On May 14, after a dubious eight-hour downtime, Cryptopia Limited, a New Zealand-based cryptocurrency exchange, halted trading. It also announced that it had appointed experts from Grant Thornton as liquidators.
Some suspect that a possible exit scam may now be underway.
Cryptopia Limited appoints Grant Thornton as Liquidators – https://t.co/A35rq1Jls3
— Cryptopia Exchange (@Cryptopia_NZ) May 15, 2019
Failed Attempts To Resume Business at Cryptopia
Cryptopia is infamously known as the first cryptocurrency exchange hacked in 2019. Its losses, according to some estimates, amounted to around $23 million— or about nine percent of its total assets.
The event had a severe impact on the company. It forced the exchange to go offline for an extended period. It reopened deposits and withdrawals earlier this in spring. Yet, it appears as if Cryptoia was unable to overcome.
On Tuesday, Cryptopia’s website suddenly went down. Users were notified of ‘maintenance’ work, which made many community members suspect another hacking attack was occurring. Some reports even state that the company’s premises were also locked down.
On Wednesday morning, Cryptopia posted official announcements on its website and Twitter account. They stated that the company is going out of business. Trading was immediately disabled.
The company explained that after the hack, efforts of management ‘to reduce cost and return the business to profitability’ failed. Thus, it decided to appoint David Ruscoe and Russell More from Grant Thornton as liquidators to secure the assets ‘in the best interests of customers, staff and other stakeholders.’
Is Cryptopia Exit Scamming?
The statement claims all the steps were taken ‘for the benefit of all stakeholders.’ However, some of Cryptopia’s clients strongly disagree with this and do not believe trading needs to be disabled as it prevents investors from withdrawing their funds back from the exchange.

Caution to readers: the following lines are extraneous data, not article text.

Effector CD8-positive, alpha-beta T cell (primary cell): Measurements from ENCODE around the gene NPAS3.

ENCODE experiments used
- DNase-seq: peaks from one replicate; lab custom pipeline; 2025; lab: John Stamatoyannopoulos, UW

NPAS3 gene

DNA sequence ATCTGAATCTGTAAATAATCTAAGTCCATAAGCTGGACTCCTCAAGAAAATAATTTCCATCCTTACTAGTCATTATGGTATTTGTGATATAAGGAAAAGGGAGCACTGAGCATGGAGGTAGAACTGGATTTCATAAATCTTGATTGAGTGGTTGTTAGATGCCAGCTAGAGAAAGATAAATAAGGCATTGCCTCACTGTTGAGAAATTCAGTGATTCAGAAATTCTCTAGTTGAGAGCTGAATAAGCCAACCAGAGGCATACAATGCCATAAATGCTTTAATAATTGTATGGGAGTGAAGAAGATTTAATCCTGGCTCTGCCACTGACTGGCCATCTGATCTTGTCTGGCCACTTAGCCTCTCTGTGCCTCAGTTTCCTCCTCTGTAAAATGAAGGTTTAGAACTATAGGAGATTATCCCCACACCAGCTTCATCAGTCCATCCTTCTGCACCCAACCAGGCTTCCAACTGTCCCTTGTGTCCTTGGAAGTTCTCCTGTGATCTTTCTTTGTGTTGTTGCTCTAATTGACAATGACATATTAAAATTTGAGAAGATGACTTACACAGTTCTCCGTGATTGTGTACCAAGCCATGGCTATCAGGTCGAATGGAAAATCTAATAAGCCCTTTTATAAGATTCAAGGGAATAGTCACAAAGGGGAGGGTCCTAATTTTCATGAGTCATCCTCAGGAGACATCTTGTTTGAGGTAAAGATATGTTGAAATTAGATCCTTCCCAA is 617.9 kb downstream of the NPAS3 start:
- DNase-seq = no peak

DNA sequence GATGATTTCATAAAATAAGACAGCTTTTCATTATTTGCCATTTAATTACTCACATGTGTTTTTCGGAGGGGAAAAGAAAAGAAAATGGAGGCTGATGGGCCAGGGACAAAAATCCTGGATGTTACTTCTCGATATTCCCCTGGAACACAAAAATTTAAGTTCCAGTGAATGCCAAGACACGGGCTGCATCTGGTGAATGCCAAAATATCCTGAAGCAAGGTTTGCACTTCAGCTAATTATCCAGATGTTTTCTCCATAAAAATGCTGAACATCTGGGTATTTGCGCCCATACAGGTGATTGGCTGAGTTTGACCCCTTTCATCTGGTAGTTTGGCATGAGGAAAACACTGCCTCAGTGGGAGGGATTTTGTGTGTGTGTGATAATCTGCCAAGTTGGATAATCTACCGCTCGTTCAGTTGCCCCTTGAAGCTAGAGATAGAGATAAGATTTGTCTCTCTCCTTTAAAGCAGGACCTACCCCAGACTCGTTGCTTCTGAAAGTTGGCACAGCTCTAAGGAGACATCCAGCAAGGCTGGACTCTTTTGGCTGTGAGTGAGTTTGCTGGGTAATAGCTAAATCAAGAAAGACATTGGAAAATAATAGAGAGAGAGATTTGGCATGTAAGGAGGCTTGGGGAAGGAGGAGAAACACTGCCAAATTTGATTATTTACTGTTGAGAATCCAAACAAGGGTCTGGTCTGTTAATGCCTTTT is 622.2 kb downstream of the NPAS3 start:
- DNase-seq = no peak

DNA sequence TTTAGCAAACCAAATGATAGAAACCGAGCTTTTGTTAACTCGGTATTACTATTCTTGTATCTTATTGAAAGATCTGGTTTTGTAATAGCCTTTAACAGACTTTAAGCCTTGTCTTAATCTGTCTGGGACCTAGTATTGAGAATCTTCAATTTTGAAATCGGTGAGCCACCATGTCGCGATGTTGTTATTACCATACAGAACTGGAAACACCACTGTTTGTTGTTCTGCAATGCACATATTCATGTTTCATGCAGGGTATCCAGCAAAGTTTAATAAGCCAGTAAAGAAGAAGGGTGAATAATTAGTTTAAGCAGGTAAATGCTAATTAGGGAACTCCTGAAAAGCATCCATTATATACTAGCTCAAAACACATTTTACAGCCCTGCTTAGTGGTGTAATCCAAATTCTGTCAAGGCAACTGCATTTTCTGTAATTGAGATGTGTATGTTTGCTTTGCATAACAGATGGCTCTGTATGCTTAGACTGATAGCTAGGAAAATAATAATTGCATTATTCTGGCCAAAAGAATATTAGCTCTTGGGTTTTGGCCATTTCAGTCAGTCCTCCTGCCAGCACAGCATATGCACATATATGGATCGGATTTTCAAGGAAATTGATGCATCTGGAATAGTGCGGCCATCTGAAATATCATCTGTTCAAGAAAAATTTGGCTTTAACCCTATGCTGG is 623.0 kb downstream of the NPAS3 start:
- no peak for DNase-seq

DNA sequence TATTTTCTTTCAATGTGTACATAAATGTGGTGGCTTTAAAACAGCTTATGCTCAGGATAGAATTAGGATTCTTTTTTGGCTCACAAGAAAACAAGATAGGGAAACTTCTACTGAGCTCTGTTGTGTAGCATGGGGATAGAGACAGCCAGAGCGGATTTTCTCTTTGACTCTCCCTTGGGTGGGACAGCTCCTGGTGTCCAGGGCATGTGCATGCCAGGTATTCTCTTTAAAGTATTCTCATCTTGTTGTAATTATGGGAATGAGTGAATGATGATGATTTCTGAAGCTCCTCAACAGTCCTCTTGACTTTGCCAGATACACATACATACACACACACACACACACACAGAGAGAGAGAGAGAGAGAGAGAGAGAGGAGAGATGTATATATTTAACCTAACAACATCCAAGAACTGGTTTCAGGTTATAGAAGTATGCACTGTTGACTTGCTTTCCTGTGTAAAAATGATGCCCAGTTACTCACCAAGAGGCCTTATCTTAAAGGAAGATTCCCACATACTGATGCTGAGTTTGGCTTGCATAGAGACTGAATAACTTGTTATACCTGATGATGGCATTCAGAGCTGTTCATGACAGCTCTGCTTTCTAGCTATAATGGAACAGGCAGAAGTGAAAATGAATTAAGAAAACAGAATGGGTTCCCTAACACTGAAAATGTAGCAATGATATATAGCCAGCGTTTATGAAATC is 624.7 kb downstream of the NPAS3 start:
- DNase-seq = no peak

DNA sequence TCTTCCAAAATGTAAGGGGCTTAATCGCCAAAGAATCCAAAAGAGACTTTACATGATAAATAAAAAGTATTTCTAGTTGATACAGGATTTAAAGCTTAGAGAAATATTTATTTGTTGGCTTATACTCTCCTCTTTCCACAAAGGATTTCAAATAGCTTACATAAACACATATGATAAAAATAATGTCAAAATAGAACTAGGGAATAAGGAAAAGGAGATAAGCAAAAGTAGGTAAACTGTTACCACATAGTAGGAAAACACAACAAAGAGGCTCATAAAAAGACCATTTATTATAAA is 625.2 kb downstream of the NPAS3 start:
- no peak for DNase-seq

What appears more worrisome is that the liquidators have already warned that ‘given the complexities involved’ the investigation might take ‘months rather than weeks.’ This means that investors and traders may be unable to secure their funds for a considerable period.
This resulted in a surge of anger from users that didn’t accept this explanation and action. They are demanding the ability to withdraw their funds. Accusations of an exit scam are emerging as well.
In many comments, people are urging the exchange to open up deposits as soon as possible and give users a timeline to withdraw their funds. Apart from fears of scam, it remains unclear whether the rest of investors’ funds are held securely.
Some users still hope for the better and believe that liquidators and Cryptopia team will refund customers. According to the Grant Thornton’s release, an initial report on the case will be available next week.
Until then, all appears like speculation.
Do you believe that Cryptopia’s case is an exit scam? Let us know your thoughts in the comments below!
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